In Central Trust Co. v. City of Cincinnati, 62 Ohio App. 139, 23 N.E.2d 450, the owner of property in a residential zone, desiring to erect a one-story building for use as a decorator's office and show room, brought suit to enjoin enforcement of the ordinance in so far as it restricted the property to a residence district. No relief had been sought under the city ordinance, whereby "the board" had power to modify strict application of the zoning code in cases of "undue hardship." It was held that where the application of a zoning limitation produces such unwarranted hardships that its enforcement results in a confiscation of property, the owner must first exhaust the administrative remedy before applying to the courts. The decision in Village of Euclid v. Ambler Realty Co. was distinguished on the ground that there the attack was against the ordinance in its entirety, whereas the case under discussion involved "a charge of specific personal grievance, caused by the application of a perfectly legal ordinance to a particular tract."
In State ex rel Lieux v. Village of Westlake, 154 Ohio St. 412, 96 N.E.2d 414, an owner of property located in a residence district brought a mandamus action to compel the village and its building commissioner to issue a permit for the construction of a commercial greenhouse thereon. The permit had been refused by the commissioner on the ground that it would violate the zoning ordinance. Although a board of appeals had the power to issue a special permit, in cases where the greenhouse would not be seriously detrimental to the character of the residential district, no application was made for such special permit. Observing that constitutional questions will not be decided until the necessity arises, and that if a special permit had been applied for and received the owner would not have been prejudiced by the ordinance, the court held that until administrative remedies are exhausted an owner is not in a position to question the constitutional validity of zoning restrictions.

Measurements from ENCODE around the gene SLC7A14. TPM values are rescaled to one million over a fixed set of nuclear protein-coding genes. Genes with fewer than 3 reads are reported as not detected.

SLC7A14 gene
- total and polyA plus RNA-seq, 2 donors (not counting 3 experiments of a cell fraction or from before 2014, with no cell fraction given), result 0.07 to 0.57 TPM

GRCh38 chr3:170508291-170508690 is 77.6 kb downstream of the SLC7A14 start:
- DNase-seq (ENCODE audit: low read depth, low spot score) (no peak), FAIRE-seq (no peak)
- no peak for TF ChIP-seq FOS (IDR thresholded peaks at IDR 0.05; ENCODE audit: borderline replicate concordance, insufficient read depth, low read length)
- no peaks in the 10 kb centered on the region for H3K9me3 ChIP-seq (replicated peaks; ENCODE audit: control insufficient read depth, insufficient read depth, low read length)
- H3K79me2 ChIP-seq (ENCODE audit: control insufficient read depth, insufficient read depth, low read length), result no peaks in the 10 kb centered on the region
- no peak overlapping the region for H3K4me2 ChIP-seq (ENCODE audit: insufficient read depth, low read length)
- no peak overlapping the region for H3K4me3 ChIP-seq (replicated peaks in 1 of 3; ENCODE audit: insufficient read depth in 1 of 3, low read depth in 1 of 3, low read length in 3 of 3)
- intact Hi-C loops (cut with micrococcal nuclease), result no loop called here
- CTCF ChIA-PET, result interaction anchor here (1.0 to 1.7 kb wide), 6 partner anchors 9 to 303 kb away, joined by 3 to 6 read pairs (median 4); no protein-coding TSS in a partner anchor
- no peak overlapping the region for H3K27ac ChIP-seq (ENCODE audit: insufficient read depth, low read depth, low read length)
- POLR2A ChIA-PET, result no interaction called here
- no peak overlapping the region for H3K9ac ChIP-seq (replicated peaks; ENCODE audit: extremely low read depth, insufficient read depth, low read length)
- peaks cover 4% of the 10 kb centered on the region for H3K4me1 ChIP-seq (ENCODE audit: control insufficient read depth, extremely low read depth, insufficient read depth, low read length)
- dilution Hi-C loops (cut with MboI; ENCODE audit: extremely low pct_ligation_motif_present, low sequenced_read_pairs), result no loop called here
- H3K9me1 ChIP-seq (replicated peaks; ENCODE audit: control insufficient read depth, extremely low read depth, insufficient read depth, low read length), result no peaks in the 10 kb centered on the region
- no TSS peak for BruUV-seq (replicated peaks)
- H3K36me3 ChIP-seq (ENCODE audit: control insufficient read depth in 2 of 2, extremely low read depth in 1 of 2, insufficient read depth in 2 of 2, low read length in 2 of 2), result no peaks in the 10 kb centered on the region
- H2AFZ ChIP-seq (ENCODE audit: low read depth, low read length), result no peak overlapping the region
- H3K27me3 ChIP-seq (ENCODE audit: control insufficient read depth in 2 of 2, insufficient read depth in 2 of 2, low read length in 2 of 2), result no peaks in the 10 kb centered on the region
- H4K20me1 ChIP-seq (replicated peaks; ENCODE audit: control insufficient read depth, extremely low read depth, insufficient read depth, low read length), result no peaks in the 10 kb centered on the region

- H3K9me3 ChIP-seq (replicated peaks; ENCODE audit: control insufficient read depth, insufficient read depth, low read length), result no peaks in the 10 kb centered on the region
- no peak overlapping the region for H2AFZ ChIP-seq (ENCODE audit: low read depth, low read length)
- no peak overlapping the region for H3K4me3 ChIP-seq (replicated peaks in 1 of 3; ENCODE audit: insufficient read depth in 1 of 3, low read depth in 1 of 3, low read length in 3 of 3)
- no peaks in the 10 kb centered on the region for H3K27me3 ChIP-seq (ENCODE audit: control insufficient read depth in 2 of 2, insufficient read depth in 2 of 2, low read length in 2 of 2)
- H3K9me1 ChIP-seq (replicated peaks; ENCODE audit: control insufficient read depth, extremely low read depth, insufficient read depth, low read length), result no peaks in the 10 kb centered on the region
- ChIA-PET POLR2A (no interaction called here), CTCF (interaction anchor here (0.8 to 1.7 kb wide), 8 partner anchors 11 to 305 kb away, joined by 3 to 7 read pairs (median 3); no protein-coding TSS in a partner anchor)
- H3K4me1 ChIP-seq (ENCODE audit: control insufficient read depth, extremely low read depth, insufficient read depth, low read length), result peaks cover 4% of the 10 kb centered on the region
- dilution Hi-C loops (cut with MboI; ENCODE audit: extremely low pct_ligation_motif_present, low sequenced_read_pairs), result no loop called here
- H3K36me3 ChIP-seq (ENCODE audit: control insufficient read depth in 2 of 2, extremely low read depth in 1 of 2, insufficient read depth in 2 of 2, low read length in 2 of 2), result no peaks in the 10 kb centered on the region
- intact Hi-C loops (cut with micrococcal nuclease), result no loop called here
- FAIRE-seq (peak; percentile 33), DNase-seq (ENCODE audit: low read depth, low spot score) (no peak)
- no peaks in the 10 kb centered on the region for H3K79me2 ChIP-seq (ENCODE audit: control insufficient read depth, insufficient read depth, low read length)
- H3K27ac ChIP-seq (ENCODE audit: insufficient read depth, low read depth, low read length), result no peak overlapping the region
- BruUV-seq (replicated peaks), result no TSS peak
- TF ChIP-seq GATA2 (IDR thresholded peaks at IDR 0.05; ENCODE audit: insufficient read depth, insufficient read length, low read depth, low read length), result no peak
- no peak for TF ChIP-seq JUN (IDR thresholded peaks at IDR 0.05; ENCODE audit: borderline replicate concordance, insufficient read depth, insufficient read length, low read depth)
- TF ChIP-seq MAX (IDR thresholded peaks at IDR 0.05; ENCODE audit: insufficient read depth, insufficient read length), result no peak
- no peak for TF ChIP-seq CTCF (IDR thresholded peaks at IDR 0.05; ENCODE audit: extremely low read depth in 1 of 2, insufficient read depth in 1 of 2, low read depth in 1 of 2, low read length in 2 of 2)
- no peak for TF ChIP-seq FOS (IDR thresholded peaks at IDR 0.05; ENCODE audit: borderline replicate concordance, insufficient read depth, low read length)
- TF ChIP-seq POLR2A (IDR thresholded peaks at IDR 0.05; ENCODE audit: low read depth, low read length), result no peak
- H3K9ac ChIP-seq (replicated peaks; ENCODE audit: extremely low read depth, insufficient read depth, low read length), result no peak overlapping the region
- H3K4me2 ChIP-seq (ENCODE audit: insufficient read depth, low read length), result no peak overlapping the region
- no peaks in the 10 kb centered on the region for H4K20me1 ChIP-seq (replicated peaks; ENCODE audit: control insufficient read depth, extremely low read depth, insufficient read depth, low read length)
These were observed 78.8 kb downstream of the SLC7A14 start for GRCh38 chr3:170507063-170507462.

In People v. Calvar Corporation, 286 N.Y. 419, 36 N.E.2d 644, the owner of land in a residence district was convicted of violating the zoning ordinance by using the premises for business purposes. On appeal the owner contended the zoning restrictions unreasonably impaired use of the land and constituted an unconstitutional taking of property without just compensation. The court noted there was nothing in the record to show the owner had sought a temporary permit from the board of appeals, which had authority to vary the application of the zoning regulations in harmony with their general purpose and intent. In holding there could be no unlawful deprivation of property until application was made for a permit and an unreasonable determination was made by the board denying the application, the court observed: "only in proceedings brought to review such a determination, if made, could the court review the action of the Board, or determine whether the ordinance has been administered in manner so unreasonable that enforcement would constitute an unlawful taking of the defendant's property."